percentage of oxygen in our atmosphere.
Let me explain.
When the earth was originally formed, the
atmosphere was mostly methane, and the
gaseous oxides of carbon, oxygen only
being formed with the arrival of early photosynthesising
plants. The earth's current
atmosphere contains 21% Oxygen and has
been stable at this level for millions of
The probability of lightning causing a forest
fire, say, increases 70% for every 1%
rise in oxygen concentration, so that by a
level of 35%, ignition of green vegetation is
likely. It is unlikely that any vegetation not
under water could survive for long in oxygen
concentrations above 25%.
This miraculous good fortune for the
human race does not stop here. Oxygen is
toxic to humans in higher concentrations,
but at current levels is essential for the
development and running of human brains,
which use up 20% of the oxygen in the
The formation of another form of oxygen,
called ozone, is also essential for life.
Without its screening effect, all surface
dwelling life, except some primitive microorganisms,
would be impossible due to the
bombardment of the planet by lethal cosmic

Tuesday 8 September 2009

More UFO news

Miyuki Hatoyama, the wife of Japan's premier-in-waiting Yukio Hatoyama, has claimed that her soul went to Venus with aliens.

'While my body was asleep, I think my soul rode on a triangular-shaped UFO and went to Venus,' Miyuki Hatoyama, , wrote in a book published last year.

'It was a very beautiful place and it was really green.'

This story may be fanciful, but it is one told in different ways by thousands of people from all walks of life, all over the world. Surely, it is time to say that there simply is too much evidence for the existence of ufos to dismiss these sightings as the fantasy of cranks.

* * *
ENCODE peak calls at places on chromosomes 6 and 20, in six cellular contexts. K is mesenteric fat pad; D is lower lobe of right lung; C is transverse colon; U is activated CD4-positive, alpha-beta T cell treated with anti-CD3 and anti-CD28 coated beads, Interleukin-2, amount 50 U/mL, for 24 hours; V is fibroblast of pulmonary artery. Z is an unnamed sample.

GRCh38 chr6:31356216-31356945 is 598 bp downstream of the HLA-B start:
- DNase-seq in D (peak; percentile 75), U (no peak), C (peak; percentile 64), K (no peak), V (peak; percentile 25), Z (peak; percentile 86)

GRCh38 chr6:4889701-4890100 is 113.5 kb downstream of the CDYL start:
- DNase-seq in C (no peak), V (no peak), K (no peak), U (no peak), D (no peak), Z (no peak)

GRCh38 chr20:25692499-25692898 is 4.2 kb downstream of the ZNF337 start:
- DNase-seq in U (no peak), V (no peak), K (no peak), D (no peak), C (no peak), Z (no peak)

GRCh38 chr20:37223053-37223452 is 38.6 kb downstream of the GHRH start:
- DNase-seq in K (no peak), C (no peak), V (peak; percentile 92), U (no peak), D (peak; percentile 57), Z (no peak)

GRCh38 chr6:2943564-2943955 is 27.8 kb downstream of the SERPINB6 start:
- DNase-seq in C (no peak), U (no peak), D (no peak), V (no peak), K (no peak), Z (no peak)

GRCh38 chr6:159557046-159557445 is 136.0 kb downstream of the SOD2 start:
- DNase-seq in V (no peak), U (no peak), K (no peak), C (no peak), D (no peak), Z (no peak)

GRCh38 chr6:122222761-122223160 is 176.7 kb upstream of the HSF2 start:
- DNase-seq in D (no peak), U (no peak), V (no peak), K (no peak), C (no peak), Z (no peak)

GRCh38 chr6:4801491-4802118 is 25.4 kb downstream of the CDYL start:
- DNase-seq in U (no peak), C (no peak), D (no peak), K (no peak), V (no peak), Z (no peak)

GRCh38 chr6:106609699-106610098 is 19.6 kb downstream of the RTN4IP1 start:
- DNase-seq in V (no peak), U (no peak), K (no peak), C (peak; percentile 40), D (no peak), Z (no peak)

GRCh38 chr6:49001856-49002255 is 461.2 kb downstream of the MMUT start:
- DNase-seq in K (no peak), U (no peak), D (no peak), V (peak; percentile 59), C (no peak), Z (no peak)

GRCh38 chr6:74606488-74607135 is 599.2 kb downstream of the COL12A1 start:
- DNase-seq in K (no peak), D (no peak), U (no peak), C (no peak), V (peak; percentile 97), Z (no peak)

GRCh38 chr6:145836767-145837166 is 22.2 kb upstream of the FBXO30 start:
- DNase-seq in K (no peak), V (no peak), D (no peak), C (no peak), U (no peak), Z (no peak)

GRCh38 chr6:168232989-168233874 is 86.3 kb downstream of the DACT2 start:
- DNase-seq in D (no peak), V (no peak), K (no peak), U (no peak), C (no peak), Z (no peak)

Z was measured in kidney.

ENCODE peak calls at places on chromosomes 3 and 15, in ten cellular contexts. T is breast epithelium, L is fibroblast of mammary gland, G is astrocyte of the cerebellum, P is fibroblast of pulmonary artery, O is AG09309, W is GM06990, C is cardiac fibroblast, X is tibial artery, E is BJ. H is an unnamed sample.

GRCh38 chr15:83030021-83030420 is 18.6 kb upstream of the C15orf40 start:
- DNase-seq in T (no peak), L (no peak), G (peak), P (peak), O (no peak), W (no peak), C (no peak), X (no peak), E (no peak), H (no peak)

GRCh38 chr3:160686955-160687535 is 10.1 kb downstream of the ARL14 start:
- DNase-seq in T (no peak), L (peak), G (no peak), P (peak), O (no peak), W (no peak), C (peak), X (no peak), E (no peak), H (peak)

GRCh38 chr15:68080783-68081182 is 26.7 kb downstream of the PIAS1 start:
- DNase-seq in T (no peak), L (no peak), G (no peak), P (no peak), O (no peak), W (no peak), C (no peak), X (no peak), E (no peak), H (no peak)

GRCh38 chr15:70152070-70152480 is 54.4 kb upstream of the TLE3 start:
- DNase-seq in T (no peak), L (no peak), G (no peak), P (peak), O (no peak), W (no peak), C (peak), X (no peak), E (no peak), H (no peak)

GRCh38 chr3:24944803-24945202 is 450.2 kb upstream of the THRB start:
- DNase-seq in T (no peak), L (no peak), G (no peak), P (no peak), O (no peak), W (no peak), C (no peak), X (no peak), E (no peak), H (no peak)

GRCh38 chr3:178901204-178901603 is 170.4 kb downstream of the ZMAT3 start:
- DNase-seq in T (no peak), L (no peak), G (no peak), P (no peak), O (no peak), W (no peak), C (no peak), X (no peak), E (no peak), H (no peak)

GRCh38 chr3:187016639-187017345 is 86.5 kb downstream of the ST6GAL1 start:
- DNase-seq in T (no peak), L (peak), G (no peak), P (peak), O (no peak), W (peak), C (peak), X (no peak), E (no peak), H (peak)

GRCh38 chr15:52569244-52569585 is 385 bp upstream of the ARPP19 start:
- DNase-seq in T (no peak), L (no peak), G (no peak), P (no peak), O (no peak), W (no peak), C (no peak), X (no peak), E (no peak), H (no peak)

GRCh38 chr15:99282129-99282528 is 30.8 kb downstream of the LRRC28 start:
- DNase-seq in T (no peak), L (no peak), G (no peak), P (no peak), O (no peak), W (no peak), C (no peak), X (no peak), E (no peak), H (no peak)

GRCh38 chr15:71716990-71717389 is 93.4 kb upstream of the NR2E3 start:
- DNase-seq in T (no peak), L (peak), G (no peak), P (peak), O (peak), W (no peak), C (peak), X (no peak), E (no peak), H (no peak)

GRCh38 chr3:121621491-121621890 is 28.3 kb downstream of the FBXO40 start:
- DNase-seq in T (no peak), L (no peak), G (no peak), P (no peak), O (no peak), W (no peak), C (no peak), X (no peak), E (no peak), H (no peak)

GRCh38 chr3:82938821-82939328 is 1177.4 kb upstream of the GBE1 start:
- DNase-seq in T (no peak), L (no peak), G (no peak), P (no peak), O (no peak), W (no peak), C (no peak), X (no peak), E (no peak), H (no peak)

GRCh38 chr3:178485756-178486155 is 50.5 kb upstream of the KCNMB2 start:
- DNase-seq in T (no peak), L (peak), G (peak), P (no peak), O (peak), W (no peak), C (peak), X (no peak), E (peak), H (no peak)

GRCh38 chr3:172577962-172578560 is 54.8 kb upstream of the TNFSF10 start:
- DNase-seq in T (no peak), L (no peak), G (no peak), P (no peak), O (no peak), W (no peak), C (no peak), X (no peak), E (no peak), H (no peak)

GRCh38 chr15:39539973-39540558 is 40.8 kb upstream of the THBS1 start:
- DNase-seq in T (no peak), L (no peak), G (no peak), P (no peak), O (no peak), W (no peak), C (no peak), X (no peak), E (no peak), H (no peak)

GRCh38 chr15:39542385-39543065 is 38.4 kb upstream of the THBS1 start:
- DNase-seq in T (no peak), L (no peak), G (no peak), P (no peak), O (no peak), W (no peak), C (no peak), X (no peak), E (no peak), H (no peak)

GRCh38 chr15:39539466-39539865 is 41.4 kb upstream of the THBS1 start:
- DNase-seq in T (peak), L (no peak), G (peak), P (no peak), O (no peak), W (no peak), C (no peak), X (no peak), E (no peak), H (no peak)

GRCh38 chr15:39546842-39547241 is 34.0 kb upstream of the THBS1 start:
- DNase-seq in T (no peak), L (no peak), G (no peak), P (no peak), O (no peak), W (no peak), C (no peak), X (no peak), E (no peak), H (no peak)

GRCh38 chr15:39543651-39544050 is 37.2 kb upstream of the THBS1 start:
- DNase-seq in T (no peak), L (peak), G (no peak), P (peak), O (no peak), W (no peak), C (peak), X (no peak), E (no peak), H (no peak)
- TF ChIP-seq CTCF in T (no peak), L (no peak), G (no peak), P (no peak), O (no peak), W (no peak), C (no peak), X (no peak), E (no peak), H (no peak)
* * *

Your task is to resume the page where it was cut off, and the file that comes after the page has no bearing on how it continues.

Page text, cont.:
Scientists at the Purple Mountain Observatory in Nanjing, China, observed a strange object in the sky whilst observing a solar eclipse on 22nd July. They are devoting some time and man power to fully investigate what was observed.
I hope they keep an open mind, because if they look to find explanations using the concepts of modern science they won't find one. They need to accept my New Cosmology theory and look for the secrets of negative dimensions behind the Veil of Reality. That we humans don't always see ufos is because our brains cannot see beyond the Veil into our parallel universe where dimensions are measured in terms of 'i', the square root of minus one. Ufos are objects that we normally cannot see which are operated by entities, so technologically advanced that they can choose which universe to appear in.

Wednesday 2 September 2009


Water The next war

IN THE last two editions I have outlined
some fears about the two cornerstones of
Western life, Democracy and Capitalism. I
want, now, to pursue this theme with an
argument for the return of some nationalization
of industry.
Although, in the past, it has served the
West well, Capitalism has been undermined
by the greed of the Banks and failure of
stock and commodity markets to regulate
the way they are run.
Now, it has all come to grief, many of the
UK banks are partially nationalized and I
ask if this is, in fact, something to be
pleased about. Are banks too important to
be left in the hands of people who haven't
the Nation's interests at heart?
Nationalisation of industry was once considered
anathema to the Capitalists, but
now, as Andalucia considers privatising the
water industry I wonder if this is wise. Would
it be in the public interest?
One reason for a nationalised industry is
that it is simply in the public interest. An